Probably Archduke Leopold Wilhelm, Governor of the Southern Netherlands (see note);
The Radcliffe family of Hitchin Priory, Hertfordshire;
Thence by descent through the Radcliffe family at Hitchin Priory until 1965;
Hertford County Council, who purchased Hitchin Priory from the Radcliffe family in 1965 where it remained in situ until the Priory was sold by Hertford County Council in 1983, whereupon the painting was moved to Ossley Place, Hertfordshire, until sold in 2003.
S. Speth-Holterhoff, Les Peintres Flamandes de Cabinets d’ Amteurs au XVIIe Siècle, Brussels 1957, pp. 143-4, reproduced plate 59;
Maîtres Flamands du dix-septième siècle: du Prado et de collections privées espagnoles, exhibition catalogue, Brussels, Musée Royaux de Beaux-Arts de Belgique, 7 May - 13 July 1975, pp. 141-2, under cat. no. 40;
M.-L. Hairs, Dans le sillage de Rubens: les peintres d’ histoire anversois au XVIIe siècle, Liège 1977, p. 203;
Z. Filipzak, Picturing Art in Antwerp, 1550-1700, 1987, pp. 58-62;
I.G. Wilmers, The Paintings of Cornelis Schut the Elder (1597-1655), dissertation, columbia (New York) 1991, pp. 393-8, nos. A76 & A77;
A. Scarpa Sonino, Cabinet d’Amateur. Le Grandi Colleczioni d’Arte nei Dipinti dal XVII al XIX Secolo, Milan 1992, pp. 92-4;
G. Wilmers, Cornelis Schut (1597-1655): a Flemish Painter of the High Baroque, Brepols 1996, pp. 62-6, 93-4, 148, cat. no. A83, and probably pp. 147-148, no. A82, plate A82 .
This recently rediscovered painting appears to have belonged to Archduke Leopold Wilhelm, Governor of the Southern Netherlands from 1647-1656, and is depicted in a painting by David Teniers the Younger (signed and dated 1653, formerly Rothschild collection, sold London, Christie's, 8 July 1999, lot 224), showing the room in the Coudenberg Palace in Brussels where the Archduke displayed his collection (fig. 2). Whilst a number of the paintings depicted by Teniers were later transported to Vienna and today can be found in the Kunsthistorisches Museum, others, including the present work, do not appear in the 1659 inventory of the Archduke's collection and may have been left behind on his departure from Brussels in 1656. The picture of Susanna and the Elders represented by Teniers in the ex Rothschild picture is of more upright format than the present picture but Teniers frequently changed the proportions of the paintings he depicted in his 'Gallery Paintings' and as the compositions accord so closely in other respects that there can be little doubt that they are one and the same picture.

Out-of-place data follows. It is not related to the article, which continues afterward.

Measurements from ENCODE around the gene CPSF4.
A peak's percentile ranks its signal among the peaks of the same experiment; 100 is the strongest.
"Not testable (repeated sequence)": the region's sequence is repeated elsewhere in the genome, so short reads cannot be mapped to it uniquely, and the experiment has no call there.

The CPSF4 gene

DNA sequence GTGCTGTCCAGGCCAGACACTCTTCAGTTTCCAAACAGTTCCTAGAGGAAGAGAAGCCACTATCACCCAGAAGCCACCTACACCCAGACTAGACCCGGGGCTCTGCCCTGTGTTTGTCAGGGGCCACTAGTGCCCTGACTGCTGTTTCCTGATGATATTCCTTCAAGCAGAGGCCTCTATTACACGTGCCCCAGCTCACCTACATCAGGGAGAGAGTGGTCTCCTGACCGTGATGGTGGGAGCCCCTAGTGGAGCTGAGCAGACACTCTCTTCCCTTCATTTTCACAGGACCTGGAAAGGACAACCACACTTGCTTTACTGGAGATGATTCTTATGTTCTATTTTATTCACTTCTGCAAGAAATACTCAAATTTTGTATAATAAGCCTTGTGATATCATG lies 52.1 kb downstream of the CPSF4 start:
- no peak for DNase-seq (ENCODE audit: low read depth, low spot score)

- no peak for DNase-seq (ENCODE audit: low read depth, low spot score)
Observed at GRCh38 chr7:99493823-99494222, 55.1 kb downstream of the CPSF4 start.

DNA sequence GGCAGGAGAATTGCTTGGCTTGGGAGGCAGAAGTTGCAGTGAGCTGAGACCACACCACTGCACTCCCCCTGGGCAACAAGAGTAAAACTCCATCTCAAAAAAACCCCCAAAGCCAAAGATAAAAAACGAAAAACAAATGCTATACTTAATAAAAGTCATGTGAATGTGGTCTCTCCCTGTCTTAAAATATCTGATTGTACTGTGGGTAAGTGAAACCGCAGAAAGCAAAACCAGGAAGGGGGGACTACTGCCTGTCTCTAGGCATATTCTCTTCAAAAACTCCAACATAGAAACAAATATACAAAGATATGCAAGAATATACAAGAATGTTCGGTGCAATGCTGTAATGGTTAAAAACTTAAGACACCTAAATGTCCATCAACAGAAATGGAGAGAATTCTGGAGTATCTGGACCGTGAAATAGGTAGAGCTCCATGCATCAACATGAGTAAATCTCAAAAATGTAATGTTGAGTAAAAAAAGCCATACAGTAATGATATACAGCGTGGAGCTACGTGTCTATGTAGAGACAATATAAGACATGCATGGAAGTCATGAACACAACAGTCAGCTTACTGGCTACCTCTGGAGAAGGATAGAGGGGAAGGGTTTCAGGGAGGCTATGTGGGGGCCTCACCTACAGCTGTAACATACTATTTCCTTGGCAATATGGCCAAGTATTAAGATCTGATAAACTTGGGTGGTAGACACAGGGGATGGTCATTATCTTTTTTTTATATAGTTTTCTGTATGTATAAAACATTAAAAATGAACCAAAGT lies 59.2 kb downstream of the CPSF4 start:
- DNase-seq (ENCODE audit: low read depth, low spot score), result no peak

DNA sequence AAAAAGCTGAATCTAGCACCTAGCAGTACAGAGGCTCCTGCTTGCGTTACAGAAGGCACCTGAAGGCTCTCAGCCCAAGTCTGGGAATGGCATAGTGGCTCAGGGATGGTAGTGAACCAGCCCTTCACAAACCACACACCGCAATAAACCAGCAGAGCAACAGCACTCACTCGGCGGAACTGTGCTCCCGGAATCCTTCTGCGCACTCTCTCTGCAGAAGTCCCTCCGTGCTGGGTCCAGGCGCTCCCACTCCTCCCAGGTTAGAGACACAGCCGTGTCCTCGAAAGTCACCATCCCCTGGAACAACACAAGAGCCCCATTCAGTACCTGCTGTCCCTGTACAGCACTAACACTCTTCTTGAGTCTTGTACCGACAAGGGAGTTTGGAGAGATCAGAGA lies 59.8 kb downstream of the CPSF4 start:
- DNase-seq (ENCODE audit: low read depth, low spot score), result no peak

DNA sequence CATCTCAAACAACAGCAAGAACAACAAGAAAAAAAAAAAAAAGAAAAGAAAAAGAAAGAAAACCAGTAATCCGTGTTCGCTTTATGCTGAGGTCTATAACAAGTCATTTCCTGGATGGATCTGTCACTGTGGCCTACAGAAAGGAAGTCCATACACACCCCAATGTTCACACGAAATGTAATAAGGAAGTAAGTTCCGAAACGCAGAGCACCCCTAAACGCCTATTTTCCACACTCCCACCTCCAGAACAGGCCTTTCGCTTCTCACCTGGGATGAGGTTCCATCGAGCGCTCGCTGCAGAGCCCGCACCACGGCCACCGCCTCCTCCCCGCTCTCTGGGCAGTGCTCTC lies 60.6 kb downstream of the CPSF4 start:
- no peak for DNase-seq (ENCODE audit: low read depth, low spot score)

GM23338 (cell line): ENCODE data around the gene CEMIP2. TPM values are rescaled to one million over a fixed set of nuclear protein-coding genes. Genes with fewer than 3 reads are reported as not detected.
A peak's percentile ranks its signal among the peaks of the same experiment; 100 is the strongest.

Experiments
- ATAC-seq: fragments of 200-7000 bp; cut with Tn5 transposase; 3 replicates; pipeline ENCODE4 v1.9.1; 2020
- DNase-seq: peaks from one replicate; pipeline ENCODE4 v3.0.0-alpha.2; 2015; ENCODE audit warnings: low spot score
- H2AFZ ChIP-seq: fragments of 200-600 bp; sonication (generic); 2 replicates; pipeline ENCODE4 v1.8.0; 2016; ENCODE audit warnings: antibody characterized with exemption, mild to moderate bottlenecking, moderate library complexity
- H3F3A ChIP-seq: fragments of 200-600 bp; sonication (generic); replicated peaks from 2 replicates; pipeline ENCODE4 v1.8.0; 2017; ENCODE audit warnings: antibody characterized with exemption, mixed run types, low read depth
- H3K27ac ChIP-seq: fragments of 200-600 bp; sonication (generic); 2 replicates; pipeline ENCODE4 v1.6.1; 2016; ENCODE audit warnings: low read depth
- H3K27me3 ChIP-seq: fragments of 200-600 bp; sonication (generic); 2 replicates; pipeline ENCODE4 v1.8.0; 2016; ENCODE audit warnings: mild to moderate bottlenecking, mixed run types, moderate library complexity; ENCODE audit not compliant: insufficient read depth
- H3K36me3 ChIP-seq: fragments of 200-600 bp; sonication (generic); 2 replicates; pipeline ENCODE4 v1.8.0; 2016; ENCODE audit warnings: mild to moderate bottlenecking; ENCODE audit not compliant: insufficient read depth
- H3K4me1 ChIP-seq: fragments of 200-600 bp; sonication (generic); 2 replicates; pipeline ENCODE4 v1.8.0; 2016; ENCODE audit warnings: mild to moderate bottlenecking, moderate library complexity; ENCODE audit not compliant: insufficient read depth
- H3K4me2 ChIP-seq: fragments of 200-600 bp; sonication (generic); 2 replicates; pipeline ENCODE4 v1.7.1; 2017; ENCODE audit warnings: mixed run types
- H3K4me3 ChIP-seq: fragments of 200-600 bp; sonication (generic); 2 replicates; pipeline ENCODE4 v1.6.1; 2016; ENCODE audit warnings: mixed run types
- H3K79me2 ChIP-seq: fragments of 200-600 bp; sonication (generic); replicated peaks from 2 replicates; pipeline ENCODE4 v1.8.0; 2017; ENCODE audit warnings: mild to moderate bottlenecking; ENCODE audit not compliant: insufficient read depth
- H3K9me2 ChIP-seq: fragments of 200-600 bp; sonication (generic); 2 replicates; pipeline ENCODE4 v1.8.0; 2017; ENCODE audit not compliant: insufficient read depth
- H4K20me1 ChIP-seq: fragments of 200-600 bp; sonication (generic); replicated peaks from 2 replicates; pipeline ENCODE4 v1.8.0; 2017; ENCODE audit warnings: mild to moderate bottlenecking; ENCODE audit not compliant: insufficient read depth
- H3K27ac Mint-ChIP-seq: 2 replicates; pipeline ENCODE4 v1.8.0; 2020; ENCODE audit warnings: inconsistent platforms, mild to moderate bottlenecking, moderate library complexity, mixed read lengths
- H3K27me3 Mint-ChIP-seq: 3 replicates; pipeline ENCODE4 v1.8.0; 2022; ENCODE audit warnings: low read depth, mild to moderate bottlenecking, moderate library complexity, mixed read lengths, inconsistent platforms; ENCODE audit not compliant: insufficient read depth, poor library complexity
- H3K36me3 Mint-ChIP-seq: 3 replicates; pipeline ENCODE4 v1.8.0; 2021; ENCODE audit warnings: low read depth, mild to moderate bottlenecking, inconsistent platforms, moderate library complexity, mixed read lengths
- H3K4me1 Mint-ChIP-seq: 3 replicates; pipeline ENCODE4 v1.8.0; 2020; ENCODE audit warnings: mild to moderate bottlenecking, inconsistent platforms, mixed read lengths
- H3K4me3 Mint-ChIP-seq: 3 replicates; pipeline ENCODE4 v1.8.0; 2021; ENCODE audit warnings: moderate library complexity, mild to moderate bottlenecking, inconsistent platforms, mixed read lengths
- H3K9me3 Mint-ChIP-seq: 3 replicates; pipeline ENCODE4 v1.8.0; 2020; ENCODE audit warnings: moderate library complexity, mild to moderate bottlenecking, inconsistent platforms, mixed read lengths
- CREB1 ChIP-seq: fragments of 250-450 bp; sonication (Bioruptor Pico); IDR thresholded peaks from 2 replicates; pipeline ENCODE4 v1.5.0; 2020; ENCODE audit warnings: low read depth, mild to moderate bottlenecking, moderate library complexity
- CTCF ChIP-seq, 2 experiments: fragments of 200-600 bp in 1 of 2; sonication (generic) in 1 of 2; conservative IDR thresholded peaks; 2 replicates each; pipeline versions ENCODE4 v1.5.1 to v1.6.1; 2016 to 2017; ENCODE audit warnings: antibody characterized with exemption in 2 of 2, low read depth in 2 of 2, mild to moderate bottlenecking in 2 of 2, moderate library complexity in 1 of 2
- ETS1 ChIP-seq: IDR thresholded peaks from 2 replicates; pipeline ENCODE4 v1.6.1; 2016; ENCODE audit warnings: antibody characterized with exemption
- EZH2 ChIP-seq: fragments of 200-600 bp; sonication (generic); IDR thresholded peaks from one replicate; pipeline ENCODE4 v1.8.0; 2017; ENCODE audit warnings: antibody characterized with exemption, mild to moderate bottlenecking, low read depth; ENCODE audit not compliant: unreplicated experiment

A similar painting is depicted in another work by Teniers entitled The Artist's Studio now at Raby Castle, collection of The Lord Barnard, (fig. 2; Wilmers, Literature, 1996, pp. 147-148, no. A82, plate A82). Hairs and Speth-Holterhoff (see Literature) have both argued that this is likely to be the same painting as the one shown in the ex Rothschild picture, believing that the differences between the two compositions could be accounted for by artistic licence. Wilmers, however, takes a different view and believes that Teniers' paintings record two different, albeit highly similar, works by Schut. She observes that the picture recorded in Lord Barnard's Teniers follows more closely Schut's etching of the composition (see fig. 1) than does the present work. In the latter, 'Susanna's torso and right arm are longer and her face is oval rather than round; the elder to the left is seen in three-quarters view rather than full-face, his fead is tipped forward and the shape of his turban is different; the fountain to the right is adorned with a sculpture of a nude female with water spurting from her breasts rather than with a cluster of bird-like shapes, and; the overturned pitcher is of an ornate, embossed design rather than a simple pottery vessel' (Wilmers, op. cit. p. 148). Whilst it is, of course, possible that Schut did paint two similar versions of this composition, both of which were known to Teniers, it is perhaps more likely that Schut made an etching and a single painting that was a variaint of this, and that Teniers had access to both the painting and the etching, using the latter as the model for the picture shown in the painting now at Raby Castle.
Schut had earlier treated the subject of Susanna and the Elders in a picture of different composition (apparently signed, oil on canvas, 204 by 320 cm.), formerly with Galerie S. Hartveld but lost during World War II and now known only through photographs and copies (see Wilmers, op. cit. pp. 93-94, no. A29, plate A29).
A copy of the present picture (oil on canvas, 108 by 106 cm.) was sold Brussels, Palais des Beaux-Arts, 17/19 November 1953, lot 191 (see Wilmers, op cit., pp. 148, under cat. no. A83, reproduced p. 396, plate A83a).
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